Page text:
My Top 5 Vegetables To Sow For Autumn And Winter NOW.

It's a cruel thing that in the sweaty, bikini clad heat of Summer (yeah, right - I live in the UK!) you have to start sowing the seeds of an Autumn / Winter harvest or you'll be stood shivering in your garden in your PJ's come December wondering why you have no food. 

At this time of year your garden sits on a knife edge - on one side, summer abundance; juicy tomatoes, crunchy cucumbers and buttery green beans. On the other side, blight, wilt, mould and all sorts of gross, slimy leaves. So, trust me on this one: now is the time to sow your Autumn and Winter garden to ensure the abundance continues long after your tan lines have faded.

The main reason we plant our cold hardy crops now is that the light levels during the colder months are too low, and it's too cold, to promote plant growth; so we plant now so our plants have time to grow to maturity before the first frost, after which their growth slows to a crawl, with the occasional growth spurt on warmer days. In this way our garden becomes a living larder - holding the living, fresh food for us until we're ready to eat it during those cold months. Additionally an amazing change happens after that first frost - the plants turn some of the starches and bitter compounds in their leaves and roots to sugar which acts as a natural antifreeze. That's why you will NEVER taste a carrot so good in Summer as you will in Autumn.


So if you want to grow the tastiest food ever - grow an Autumn / Winter garden.


Without further ado, here are my 5 favourite vegetables to sow now for Autumn and Winter harvests:



Despite its fragile looks and clever supermarket marketing to make lettuce salads a 'summer lunch', Lettuce does best in cooler weather. If you cover the bed with an agricultural fleece to protect the leaves from winter rains, hail and the worst of the frost you can have lettuce all throughout the cold season. Different lettuces have different levels of cold tolerance. So grow a good mix like THIS and see what does best.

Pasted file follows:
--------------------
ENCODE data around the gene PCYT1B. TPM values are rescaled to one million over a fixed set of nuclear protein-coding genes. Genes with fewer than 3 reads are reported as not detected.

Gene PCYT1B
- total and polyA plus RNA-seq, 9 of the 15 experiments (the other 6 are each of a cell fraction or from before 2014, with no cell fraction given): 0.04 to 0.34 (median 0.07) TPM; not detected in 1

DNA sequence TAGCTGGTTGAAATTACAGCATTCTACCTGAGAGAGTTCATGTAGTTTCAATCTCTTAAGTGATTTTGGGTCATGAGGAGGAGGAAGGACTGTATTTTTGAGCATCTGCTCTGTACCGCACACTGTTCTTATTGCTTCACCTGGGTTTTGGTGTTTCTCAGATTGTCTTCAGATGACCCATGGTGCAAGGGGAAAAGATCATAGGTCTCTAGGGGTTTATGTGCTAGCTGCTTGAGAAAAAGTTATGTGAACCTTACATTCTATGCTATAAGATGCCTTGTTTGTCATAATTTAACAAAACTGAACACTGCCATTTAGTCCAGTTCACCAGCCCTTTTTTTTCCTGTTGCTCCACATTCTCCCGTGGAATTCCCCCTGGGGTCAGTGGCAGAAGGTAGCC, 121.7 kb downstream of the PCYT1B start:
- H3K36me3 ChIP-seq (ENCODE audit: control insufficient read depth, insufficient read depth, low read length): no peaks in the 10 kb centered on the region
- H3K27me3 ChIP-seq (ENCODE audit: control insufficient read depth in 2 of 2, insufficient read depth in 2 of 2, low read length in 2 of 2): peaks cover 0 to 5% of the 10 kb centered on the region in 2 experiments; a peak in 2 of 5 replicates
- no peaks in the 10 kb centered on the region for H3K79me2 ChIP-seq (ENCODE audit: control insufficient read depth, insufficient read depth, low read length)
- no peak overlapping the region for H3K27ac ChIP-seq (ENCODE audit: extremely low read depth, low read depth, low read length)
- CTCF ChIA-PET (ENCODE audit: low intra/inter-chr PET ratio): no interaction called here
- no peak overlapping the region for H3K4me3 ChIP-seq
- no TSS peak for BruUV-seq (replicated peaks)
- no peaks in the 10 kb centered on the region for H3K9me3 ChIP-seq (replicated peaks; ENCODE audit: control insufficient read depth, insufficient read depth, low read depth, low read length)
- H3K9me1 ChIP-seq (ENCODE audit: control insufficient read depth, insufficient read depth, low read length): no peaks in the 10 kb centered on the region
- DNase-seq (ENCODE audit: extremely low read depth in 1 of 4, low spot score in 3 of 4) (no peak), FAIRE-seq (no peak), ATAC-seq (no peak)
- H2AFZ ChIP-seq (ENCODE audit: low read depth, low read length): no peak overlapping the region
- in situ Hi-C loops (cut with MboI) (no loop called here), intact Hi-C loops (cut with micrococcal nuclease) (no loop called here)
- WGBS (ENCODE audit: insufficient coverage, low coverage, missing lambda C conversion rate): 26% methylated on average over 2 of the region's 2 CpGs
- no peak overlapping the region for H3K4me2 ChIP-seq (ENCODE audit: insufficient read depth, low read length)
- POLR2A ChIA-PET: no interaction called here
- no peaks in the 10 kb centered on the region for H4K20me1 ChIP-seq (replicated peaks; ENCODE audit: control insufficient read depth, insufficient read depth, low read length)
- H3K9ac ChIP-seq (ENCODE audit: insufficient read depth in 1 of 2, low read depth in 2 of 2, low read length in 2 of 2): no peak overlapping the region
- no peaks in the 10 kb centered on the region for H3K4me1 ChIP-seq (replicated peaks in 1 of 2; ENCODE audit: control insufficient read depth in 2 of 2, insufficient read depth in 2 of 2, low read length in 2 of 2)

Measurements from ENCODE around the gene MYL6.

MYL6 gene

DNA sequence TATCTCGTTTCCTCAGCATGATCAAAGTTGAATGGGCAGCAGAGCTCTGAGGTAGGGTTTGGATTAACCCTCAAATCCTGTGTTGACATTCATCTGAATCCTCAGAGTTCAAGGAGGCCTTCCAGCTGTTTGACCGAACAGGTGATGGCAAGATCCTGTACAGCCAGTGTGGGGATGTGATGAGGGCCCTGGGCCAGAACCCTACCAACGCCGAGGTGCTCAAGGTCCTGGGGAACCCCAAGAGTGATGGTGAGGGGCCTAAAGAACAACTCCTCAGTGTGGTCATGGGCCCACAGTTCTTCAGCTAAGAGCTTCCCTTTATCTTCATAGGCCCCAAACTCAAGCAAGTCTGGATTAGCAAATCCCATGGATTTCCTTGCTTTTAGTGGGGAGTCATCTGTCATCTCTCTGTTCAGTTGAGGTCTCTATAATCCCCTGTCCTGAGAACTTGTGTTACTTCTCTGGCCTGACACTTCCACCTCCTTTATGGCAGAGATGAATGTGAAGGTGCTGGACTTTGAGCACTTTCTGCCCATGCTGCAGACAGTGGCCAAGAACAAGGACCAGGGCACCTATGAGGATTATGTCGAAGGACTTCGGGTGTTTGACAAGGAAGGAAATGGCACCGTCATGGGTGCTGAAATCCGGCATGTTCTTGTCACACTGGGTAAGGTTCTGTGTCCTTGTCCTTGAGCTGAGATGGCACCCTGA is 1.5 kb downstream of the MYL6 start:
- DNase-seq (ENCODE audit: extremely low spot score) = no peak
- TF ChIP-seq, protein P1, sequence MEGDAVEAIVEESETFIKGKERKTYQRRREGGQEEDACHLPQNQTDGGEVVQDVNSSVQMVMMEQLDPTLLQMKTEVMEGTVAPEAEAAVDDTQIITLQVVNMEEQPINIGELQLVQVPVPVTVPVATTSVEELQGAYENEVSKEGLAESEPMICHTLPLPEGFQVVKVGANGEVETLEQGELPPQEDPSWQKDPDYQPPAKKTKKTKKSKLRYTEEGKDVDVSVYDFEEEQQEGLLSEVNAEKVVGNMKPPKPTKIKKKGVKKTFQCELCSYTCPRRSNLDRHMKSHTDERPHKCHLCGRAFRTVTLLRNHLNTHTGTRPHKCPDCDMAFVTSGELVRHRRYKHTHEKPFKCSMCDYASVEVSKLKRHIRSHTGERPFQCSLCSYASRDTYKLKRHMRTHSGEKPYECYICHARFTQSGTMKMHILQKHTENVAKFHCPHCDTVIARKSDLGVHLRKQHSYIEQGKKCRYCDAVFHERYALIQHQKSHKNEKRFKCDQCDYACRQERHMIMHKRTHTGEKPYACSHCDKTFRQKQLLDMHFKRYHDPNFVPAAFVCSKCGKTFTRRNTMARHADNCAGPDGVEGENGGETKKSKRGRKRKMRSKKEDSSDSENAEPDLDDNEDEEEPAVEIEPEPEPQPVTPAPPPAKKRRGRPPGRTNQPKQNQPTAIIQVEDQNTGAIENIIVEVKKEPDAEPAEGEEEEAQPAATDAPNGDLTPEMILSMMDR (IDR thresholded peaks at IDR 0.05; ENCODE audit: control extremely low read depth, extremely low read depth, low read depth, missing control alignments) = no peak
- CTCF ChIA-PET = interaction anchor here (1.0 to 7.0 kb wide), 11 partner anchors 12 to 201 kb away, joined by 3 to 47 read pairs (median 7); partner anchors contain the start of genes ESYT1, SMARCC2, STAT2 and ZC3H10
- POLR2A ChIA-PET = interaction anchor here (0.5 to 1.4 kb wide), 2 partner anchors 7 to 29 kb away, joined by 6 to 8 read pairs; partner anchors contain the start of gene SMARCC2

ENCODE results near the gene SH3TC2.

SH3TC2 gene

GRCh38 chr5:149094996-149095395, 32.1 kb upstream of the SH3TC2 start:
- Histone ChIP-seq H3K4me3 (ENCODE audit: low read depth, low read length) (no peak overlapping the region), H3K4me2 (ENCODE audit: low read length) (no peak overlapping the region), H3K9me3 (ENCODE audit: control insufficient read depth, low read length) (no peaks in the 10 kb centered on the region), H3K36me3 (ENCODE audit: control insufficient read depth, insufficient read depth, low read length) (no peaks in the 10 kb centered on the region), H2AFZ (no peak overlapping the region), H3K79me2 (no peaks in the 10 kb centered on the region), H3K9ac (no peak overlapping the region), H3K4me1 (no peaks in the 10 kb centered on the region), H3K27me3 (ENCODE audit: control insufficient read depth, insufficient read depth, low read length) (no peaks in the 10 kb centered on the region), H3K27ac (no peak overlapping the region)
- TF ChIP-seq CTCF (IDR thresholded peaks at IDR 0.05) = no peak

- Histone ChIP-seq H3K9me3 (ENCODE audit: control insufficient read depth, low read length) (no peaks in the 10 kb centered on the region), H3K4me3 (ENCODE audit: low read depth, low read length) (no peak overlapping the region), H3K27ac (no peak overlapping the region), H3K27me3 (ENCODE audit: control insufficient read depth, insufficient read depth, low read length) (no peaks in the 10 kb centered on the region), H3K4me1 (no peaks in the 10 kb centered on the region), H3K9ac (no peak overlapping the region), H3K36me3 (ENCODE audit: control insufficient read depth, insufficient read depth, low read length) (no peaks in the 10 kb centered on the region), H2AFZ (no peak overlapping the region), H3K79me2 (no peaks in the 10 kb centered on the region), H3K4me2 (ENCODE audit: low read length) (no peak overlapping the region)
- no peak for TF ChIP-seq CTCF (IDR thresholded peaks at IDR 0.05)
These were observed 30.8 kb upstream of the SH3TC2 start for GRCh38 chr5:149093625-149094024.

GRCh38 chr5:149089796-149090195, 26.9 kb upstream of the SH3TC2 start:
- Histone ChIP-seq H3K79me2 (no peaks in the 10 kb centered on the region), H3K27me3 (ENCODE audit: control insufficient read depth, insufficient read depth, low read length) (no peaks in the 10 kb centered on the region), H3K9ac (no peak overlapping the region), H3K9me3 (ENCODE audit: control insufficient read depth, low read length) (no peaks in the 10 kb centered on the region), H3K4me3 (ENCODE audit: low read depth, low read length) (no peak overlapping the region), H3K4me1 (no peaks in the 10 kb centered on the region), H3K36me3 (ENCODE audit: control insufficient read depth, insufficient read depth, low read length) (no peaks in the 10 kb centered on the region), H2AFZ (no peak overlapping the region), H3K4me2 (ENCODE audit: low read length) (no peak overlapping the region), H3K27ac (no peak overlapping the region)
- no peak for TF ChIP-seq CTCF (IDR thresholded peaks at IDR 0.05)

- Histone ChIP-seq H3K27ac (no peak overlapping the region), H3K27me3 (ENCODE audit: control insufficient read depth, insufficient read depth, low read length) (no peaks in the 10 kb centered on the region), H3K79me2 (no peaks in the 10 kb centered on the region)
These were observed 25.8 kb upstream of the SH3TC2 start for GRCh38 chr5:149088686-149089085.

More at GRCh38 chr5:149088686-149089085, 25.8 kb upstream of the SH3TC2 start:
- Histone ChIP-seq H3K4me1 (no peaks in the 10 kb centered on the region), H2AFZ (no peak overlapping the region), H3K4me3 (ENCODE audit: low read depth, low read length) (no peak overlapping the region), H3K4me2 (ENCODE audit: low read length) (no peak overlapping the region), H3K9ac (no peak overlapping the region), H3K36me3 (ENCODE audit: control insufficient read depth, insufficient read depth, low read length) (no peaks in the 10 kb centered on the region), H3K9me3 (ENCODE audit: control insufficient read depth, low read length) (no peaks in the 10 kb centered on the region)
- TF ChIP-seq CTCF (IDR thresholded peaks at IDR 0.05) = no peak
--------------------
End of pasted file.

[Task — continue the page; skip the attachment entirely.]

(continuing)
Coriander and Parsley

Two for the price of one! Herbs are one of the most cost effective crops to grow since they are SO expensive in the shops!

Both Coriander and Parsley are shockingly cold hardy, despite their frilly, fragile looks. I love to harvest them by the fistful, chop them as finely as possible and toss them through a warm rice salad with squash, raisins, chopped, dried apricots and a big dollop of yogurt or sour cream.

With their bold, punchy flavours herbs are also some of the most nutrient dense crops in our garden. Grow them year round both outside and inside.



If you think you hate Beetroot, do me a favour. Grow Beetroot for Autumn, taste it after the last frost and get back to me. With the starch to sugar effect of frost Beetroot becomes candy cane sweet; sweet enough in fact to eat raw, sliced translucently thin with a peeler. 

I grow Detroit 2 for its natural sweetness and reduced 'earthy' flavour. Try it.

Buy Beetroot Seeds


Spring Onions

I loooove spring onions! Whether chopped finely into a salad or tossed whole into a stir fry, their onioniness is intensely delicious. Another surprisingly cold tolerant crop, if you sow them now they'll be full size by the time the first frosts hit.

White Lisbon is a great beginner variety of Spring Onion.

Buy Spring Onion Seeds



Where would nutrition experts and influencers be without Spinach? Ubiquitous with health and wellness, this hardy leaf can help keep you healthy all Winter long! Sow now and you'll be tossing handfuls of healthy greens into smoothies, salads and soups with abandon! Sow it now and sow plenty of it, you wouldn't want to run out!


If you feel a bit overwhelmed by all that and need a quick and easy solution, our Autumn / Winter Instagarden packs contain all of the above, plus full growing instructions, raised beds, soil, the lot! Check them out.


So there you have it! My top 5 veggies to sow now for an Autumn / Winter harvest! Don't forget to tag us in your garden pictures on instagram @growyour groceries and share them to our Facebook Page!


Remember, you CAN grow your own groceries! x

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